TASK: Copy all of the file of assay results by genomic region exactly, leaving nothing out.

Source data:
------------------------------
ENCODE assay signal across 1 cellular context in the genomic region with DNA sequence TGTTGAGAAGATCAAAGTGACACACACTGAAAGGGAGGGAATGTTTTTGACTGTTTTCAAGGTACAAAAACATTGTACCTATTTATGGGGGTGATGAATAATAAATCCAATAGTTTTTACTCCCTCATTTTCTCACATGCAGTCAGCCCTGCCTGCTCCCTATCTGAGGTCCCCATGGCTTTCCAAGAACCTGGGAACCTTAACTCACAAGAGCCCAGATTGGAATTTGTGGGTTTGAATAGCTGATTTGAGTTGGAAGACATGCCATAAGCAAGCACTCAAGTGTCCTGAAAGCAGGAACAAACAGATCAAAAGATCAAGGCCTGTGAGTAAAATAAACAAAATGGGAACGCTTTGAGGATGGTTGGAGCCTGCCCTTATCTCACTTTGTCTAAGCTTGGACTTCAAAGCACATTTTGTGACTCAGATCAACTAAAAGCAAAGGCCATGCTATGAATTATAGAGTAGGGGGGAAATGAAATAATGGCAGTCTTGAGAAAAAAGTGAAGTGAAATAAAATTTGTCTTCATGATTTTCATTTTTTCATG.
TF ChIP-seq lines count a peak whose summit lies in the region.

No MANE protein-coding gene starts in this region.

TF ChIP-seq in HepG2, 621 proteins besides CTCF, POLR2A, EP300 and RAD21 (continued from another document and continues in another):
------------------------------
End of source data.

ENCODE assay signal across 1 cellular context in the genomic region with DNA sequence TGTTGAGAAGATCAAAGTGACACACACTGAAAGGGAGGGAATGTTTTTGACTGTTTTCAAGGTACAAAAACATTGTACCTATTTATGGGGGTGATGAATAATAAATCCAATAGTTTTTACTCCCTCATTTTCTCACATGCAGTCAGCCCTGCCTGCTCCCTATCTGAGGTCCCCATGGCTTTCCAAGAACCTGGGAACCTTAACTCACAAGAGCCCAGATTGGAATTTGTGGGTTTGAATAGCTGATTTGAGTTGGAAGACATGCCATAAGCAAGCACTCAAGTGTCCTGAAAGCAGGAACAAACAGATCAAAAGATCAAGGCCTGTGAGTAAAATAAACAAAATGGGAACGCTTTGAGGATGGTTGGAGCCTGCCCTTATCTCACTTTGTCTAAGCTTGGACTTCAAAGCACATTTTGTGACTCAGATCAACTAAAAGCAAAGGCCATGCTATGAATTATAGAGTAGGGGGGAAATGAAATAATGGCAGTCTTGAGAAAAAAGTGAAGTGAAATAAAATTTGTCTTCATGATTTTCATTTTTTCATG.
TF ChIP-seq lines count a peak whose summit lies in the region.

No MANE protein-coding gene starts in this region.

TF ChIP-seq in HepG2, 621 proteins besides CTCF, POLR2A, EP300 and RAD21 (continued from another document and continues in another):